We have been reporting how women have been complaining about how Jobs' Mob managers treat them, and a “right on” company would form a committee to investigate the question and come up with a policy which enabled its female employees to feel that they were working for a company that cared.
Apple seems to have taken the view that it is better to force women staff into silence and fire those who fail to comply. Of course this might protect the male managers that the women are complaining about, but it does make for a PR disaster which could only be worse if Tim Cook shot a child’s tame puma cub during an expedition to burn down 100 hectares of rainforest.
Now it is facing yet another charge from the National Labor Relations Board over its firing of a senior employee after she complained about how the company handled alleged internal issues.
Ashley Gjøvik, a senior engineering program manager at Apple for six years, first filed claims of work retaliation with the NLRB in late August, setting off an investigation by the government agency.
She said she experienced sexual harassment at work and that her complaint was revealed to the alleged harasser. Gjøvik has said Apple retaliated against her for the NLRB complaint and for earlier raising concerns about the office she and others worked in, as it sits on a Superfund site.
Her usual work was taken away and replaced with "unfavorable" assignments, she said in initial NLRB paperwork. Her supervisory responsibilities were also taken and eventually she was forced into administrative leave.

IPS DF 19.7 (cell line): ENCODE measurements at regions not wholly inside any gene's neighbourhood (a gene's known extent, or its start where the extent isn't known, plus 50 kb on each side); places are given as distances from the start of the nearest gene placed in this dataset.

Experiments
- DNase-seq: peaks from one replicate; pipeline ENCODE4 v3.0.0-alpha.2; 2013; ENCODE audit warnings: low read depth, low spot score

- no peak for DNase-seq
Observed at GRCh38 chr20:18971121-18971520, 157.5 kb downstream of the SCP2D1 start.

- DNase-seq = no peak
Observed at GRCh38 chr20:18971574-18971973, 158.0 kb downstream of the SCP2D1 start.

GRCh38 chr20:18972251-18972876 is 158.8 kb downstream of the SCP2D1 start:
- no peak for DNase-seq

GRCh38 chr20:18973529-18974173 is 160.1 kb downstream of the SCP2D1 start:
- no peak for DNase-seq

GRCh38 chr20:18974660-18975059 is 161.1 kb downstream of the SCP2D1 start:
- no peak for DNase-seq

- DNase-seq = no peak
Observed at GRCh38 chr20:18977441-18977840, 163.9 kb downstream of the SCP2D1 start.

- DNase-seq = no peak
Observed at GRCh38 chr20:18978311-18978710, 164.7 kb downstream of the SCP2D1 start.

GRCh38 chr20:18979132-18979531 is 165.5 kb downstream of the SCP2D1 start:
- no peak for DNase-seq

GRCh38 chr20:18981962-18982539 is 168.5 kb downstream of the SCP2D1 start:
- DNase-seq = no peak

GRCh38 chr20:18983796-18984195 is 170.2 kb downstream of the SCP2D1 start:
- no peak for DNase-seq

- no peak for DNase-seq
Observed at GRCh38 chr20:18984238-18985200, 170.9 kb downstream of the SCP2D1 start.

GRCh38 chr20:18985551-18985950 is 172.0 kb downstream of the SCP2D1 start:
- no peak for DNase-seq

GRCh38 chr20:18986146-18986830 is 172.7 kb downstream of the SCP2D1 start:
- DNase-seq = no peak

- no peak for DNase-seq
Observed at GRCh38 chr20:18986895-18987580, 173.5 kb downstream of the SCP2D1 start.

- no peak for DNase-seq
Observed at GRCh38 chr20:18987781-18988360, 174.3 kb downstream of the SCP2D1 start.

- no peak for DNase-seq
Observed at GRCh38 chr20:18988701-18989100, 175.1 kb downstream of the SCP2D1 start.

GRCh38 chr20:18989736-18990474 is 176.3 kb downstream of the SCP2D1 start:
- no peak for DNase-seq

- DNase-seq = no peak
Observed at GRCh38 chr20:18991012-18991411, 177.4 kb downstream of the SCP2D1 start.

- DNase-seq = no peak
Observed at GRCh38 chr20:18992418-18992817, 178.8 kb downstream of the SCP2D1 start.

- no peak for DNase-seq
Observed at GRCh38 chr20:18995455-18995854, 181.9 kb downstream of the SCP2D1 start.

Gjøvik was fired last week by Apple, a move the company told her was because she shared "proprietary" company information, which Gjøvik denies.
Now Apple has been hit with a new NLRB charge for "termination as retaliation", according to a filing by the agency.
Gjøvik pointed out that Apple can try to rule with an iron fist, but the company is nothing without its employees.
“They need us. The more we speak up, the more we join together, the more they will have to give, instead of take or threaten," Gjøvik said. "I hope my continued fight and the ongoing press coverage around these concerns will force them to do better. At the very least, I hope it inspires employees to still speak up."
The NLRB, the federal agency that enforces US labor law, automatically investigates all claims it receives. If its investigation into Apple shows Gjøvik's claims have merit, it will issue a formal complaint against the company leading to a hearing if the issue is not settled beforehand.
Gjøvik has also filed a whistleblower complaint with the federal Occupational Health and Safety Administration, as well as its state counterpart CalOSHA, given her complaint to Apple regarding the office being on a Superfund site. Last week, OSHA confirmed in an email that her claimed retaliation will be formally investigated.
She is not the only Apple employee to have formally complained lately of Apple's conduct as an employer. Another NLRB charge was filed last week by Cher Scarlett, a software engineer.
She claims the company interfered in and stopped conversations about pay between workers. Apple did recently shut down a Slack channel employees started to discuss the issue of pay equity. Employees' right to discuss pay is protected by US law and experts say Apple is on unstable ground in its attempt to stop such conversations, even on a company channel.
The hashtag #AppleToo has also gained traction in recent weeks, being used as a Twitter tag for stories by current and former Apple workers of alleged mistreatment, including sexism, racism, intimidation, and abuse. It has almost 4,000 followers and a stated goal of uniting the company's workers "to change Apple".